A sampling of other free activities:

• sunbathe/swim at Sand Beach or swim in Echo Lake or one of the swimming holes, such as Lake Wood.

IMG_6664• nature programs and wildflower gardens at Sieur de Monts Springs

Jackson Lab and MDI Bio Lab, both world renowned scientific labs, offer tours, lectures, and other public programs

• walk Bar Harbor’s Shore Path; walk out to Bar Island at low tide; mosey along West Street and admire the “cottages” that survived the Great Fire

• most of the island historical society museums are free or request a small donation, and there’s some really cool stuff to be seen.

Asticou and Thuya Gardens, okay, these aren’t free, but they are by donation, so quite reasonable.

• Admire the 10 Tiffany windows at St. Saviour’s Episcopal Church, in Bar Harbor. Pick up a brochure in the church to tour on your own, or ask about scheduled tours.

IMG_5712• visit the Whale Museum: run by the researchers from Allied Whale and chockful of interesting exhibits as well as a mesmerizing video of whales in their habitat.

Festivals and concerts: there’s almost always something going on in Bar Harbor: town band concerts, Native American Festival, arts programs, lecture series, etc.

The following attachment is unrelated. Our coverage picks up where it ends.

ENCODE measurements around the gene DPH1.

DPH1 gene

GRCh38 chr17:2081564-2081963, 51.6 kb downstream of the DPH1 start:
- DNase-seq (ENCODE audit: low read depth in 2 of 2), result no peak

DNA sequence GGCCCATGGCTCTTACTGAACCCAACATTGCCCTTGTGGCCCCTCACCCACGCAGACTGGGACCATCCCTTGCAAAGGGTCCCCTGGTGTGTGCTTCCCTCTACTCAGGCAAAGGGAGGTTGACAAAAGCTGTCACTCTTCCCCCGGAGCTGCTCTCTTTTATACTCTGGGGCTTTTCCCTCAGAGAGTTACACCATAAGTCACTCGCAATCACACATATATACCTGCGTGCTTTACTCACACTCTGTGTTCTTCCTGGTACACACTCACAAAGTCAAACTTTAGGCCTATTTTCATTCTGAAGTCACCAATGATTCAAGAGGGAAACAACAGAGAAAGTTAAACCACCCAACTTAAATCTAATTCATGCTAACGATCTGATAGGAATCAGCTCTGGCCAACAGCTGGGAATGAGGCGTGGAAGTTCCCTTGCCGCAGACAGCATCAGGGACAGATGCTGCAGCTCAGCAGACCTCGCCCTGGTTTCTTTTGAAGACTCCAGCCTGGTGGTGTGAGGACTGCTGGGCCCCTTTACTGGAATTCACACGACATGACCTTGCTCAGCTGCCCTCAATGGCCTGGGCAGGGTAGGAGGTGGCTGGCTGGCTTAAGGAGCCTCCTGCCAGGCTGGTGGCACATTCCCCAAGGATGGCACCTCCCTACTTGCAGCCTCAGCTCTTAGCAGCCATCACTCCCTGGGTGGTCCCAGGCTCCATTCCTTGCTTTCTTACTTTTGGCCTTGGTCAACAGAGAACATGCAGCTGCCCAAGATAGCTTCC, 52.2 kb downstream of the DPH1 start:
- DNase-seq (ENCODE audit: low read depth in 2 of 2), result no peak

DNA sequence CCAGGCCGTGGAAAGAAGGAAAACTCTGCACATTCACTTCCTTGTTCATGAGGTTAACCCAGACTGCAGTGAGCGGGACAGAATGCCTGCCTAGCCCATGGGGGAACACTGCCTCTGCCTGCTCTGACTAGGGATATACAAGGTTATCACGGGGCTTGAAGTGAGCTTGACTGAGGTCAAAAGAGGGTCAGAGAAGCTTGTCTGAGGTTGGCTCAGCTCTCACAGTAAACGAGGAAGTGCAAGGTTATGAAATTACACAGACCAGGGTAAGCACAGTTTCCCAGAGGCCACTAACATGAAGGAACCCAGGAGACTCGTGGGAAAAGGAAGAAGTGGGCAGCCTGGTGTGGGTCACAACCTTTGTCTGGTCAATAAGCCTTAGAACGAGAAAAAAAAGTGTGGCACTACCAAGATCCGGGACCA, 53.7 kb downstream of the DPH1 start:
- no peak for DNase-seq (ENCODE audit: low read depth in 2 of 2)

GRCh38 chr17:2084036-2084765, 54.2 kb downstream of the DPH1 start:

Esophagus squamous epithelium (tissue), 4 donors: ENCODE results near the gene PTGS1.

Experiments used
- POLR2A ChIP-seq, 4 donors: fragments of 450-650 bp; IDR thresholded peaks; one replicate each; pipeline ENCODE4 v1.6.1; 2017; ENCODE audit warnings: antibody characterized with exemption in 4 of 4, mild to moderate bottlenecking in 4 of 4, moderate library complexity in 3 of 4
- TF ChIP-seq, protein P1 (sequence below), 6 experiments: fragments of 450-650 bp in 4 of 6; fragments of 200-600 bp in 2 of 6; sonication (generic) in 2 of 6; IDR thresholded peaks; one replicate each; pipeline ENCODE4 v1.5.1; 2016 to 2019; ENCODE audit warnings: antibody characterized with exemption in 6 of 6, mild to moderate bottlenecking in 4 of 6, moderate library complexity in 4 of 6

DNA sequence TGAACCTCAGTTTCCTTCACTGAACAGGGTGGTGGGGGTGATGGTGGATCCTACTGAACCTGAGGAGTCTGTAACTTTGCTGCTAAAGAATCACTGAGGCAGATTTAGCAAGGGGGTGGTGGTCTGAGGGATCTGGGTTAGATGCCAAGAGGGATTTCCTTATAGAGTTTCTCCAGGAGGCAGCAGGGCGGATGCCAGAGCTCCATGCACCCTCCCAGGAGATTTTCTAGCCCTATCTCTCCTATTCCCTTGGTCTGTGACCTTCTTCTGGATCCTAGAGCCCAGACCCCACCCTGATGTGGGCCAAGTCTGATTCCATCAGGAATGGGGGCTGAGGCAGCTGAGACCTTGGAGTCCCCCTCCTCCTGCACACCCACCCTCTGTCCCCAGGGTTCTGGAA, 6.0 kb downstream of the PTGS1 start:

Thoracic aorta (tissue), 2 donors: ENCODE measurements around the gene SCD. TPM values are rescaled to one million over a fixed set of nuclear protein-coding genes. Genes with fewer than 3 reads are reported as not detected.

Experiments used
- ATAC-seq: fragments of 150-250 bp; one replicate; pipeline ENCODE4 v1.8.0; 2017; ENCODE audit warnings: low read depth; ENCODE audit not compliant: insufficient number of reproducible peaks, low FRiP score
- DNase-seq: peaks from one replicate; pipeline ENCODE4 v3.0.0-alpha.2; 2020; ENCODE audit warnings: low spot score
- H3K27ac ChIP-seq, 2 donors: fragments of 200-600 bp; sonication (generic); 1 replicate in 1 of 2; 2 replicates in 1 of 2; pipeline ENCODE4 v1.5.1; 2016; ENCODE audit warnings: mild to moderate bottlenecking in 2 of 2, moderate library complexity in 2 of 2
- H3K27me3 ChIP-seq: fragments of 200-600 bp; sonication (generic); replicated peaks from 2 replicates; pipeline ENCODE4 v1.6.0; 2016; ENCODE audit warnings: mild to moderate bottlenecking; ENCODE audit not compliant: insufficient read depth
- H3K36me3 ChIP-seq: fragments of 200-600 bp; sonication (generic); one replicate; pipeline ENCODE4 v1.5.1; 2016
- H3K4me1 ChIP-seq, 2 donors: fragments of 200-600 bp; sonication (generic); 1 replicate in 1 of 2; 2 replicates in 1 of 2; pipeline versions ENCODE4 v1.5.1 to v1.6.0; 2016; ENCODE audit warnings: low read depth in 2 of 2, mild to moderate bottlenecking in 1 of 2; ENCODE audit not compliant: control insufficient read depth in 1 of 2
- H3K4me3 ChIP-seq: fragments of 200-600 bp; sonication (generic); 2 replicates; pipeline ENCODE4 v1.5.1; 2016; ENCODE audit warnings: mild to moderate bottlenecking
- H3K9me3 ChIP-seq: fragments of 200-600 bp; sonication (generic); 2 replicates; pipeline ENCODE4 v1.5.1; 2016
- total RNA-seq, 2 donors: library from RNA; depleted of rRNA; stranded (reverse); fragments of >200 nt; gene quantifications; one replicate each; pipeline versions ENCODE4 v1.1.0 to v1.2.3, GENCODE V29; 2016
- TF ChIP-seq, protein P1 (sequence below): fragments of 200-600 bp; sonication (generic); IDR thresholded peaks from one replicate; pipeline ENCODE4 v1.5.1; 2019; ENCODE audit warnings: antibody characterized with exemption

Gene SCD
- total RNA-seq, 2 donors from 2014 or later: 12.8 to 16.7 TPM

Now that’s just the freebies. If you’re willing to spend a bit, you’ll find plenty more. Expand the options by bringing or renting bicycles and/or kayaks.

IMG_6475Cheap Sleeps:

Mom-and-pop motels pepper Route 3 into Bar Harbor, and I’ve seen signs out front of these with rates as low as $26 per night. Now don’t go expecting breakfast or fancy linens, but if all you crave is a bed and clean bathroom, these fit the bill without adding to it. Beyond these, check here for rooms that are a bit nicer but still come in at less than $100 per night, sometimes with a few perks included.

B&Bs tend to be pricier, usually starting around $150 per room, double, but the rate usually includes a breakfast that can tide many folks over to dinner and perhaps afternoon snacks, so if you’re budget isn’t too tight, worth considering.

Cheap Eats:

Plenty of places offer early-bird specials, usually beginning around 4:30 p.m. and going to 6ish. Two good choices for early bird or later are:

Poor Boy’s Gourmet Restaurant, Main Street, Bar Harbor
(Early Bird between 4:30 and 6:30: $8.95: about 9 entrees plus another 10 all-you-can-eat pastas)

DeMuro’s Top of the Hill, Rte. 102, Southwest Harbor

IMG_0701Other choices for budget meals:

• College of the Atlantic’s Blair Dining Hall, not only cheap, but healthful! Call for summer hours as they vary with programs: 288-5015

• Cheapest breakfasts, white-bread lunches, or ice cream: West End Drug, Main St., Bar Harbor.

• Wander down Rodick Street for a good selection of inexpensive restaurants, many with an ethnic accent.

• check the local papers for notices re:  Bean, chowder, potluck suppers, pancake breakfasts, etc.

Hannaford’s, downtown Bar Harbor.

And if you want entertainment with dinner, consider Reel Pizza (tix $6; pizzas begin at $9 or $2.50 per slice; go early, grab a couch, order a pie, and enjoy.